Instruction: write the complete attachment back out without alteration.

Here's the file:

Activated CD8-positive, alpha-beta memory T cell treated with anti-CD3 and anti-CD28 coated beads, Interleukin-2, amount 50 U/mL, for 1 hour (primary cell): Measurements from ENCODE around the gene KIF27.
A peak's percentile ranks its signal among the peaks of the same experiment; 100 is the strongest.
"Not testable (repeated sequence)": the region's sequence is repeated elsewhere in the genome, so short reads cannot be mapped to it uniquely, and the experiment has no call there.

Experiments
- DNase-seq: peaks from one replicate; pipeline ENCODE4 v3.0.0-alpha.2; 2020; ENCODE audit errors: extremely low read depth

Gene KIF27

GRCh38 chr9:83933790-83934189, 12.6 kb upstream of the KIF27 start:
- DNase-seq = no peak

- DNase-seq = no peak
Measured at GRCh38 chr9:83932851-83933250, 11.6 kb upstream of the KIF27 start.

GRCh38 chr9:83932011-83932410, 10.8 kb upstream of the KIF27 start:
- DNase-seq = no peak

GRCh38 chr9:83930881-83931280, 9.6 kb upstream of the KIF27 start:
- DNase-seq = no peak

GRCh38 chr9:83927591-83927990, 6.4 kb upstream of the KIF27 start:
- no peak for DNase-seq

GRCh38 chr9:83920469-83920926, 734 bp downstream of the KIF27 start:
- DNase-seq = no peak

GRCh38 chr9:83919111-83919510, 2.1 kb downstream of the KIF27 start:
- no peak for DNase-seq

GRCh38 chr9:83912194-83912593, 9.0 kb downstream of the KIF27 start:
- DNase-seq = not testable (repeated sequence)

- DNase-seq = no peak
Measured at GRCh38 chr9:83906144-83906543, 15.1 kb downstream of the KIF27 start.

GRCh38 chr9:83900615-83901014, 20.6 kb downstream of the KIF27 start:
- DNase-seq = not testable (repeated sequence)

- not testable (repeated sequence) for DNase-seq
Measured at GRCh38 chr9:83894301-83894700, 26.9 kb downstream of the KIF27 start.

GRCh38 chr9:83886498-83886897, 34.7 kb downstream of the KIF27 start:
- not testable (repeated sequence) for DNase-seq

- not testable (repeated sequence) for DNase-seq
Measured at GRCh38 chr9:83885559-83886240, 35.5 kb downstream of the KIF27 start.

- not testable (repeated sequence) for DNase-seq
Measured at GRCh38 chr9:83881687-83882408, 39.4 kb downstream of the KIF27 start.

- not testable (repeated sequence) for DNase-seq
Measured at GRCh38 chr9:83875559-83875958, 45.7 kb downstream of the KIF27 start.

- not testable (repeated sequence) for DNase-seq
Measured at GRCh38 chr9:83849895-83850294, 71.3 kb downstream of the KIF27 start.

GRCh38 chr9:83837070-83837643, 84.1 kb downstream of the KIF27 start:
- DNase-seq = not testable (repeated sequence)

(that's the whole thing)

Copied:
Activated CD8-positive, alpha-beta memory T cell treated with anti-CD3 and anti-CD28 coated beads, Interleukin-2, amount 50 U/mL, for 1 hour (primary cell): Measurements from ENCODE around the gene KIF27.
A peak's percentile ranks its signal among the peaks of the same experiment; 100 is the strongest.
"Not testable (repeated sequence)": the region's sequence is repeated elsewhere in the genome, so short reads cannot be mapped to it uniquely, and the experiment has no call there.

Experiments
- DNase-seq: peaks from one replicate; pipeline ENCODE4 v3.0.0-alpha.2; 2020; ENCODE audit errors: extremely low read depth

Gene KIF27

GRCh38 chr9:83933790-83934189, 12.6 kb upstream of the KIF27 start:
- DNase-seq = no peak

- DNase-seq = no peak
Measured at GRCh38 chr9:83932851-83933250, 11.6 kb upstream of the KIF27 start.

GRCh38 chr9:83932011-83932410, 10.8 kb upstream of the KIF27 start:
- DNase-seq = no peak

GRCh38 chr9:83930881-83931280, 9.6 kb upstream of the KIF27 start:
- DNase-seq = no peak

GRCh38 chr9:83927591-83927990, 6.4 kb upstream of the KIF27 start:
- no peak for DNase-seq

GRCh38 chr9:83920469-83920926, 734 bp downstream of the KIF27 start:
- DNase-seq = no peak

GRCh38 chr9:83919111-83919510, 2.1 kb downstream of the KIF27 start:
- no peak for DNase-seq

GRCh38 chr9:83912194-83912593, 9.0 kb downstream of the KIF27 start:
- DNase-seq = not testable (repeated sequence)

- DNase-seq = no peak
Measured at GRCh38 chr9:83906144-83906543, 15.1 kb downstream of the KIF27 start.

GRCh38 chr9:83900615-83901014, 20.6 kb downstream of the KIF27 start:
- DNase-seq = not testable (repeated sequence)

- not testable (repeated sequence) for DNase-seq
Measured at GRCh38 chr9:83894301-83894700, 26.9 kb downstream of the KIF27 start.

GRCh38 chr9:83886498-83886897, 34.7 kb downstream of the KIF27 start:
- not testable (repeated sequence) for DNase-seq

- not testable (repeated sequence) for DNase-seq
Measured at GRCh38 chr9:83885559-83886240, 35.5 kb downstream of the KIF27 start.

- not testable (repeated sequence) for DNase-seq
Measured at GRCh38 chr9:83881687-83882408, 39.4 kb downstream of the KIF27 start.

- not testable (repeated sequence) for DNase-seq
Measured at GRCh38 chr9:83875559-83875958, 45.7 kb downstream of the KIF27 start.

- not testable (repeated sequence) for DNase-seq
Measured at GRCh38 chr9:83849895-83850294, 71.3 kb downstream of the KIF27 start.

GRCh38 chr9:83837070-83837643, 84.1 kb downstream of the KIF27 start:
- DNase-seq = not testable (repeated sequence)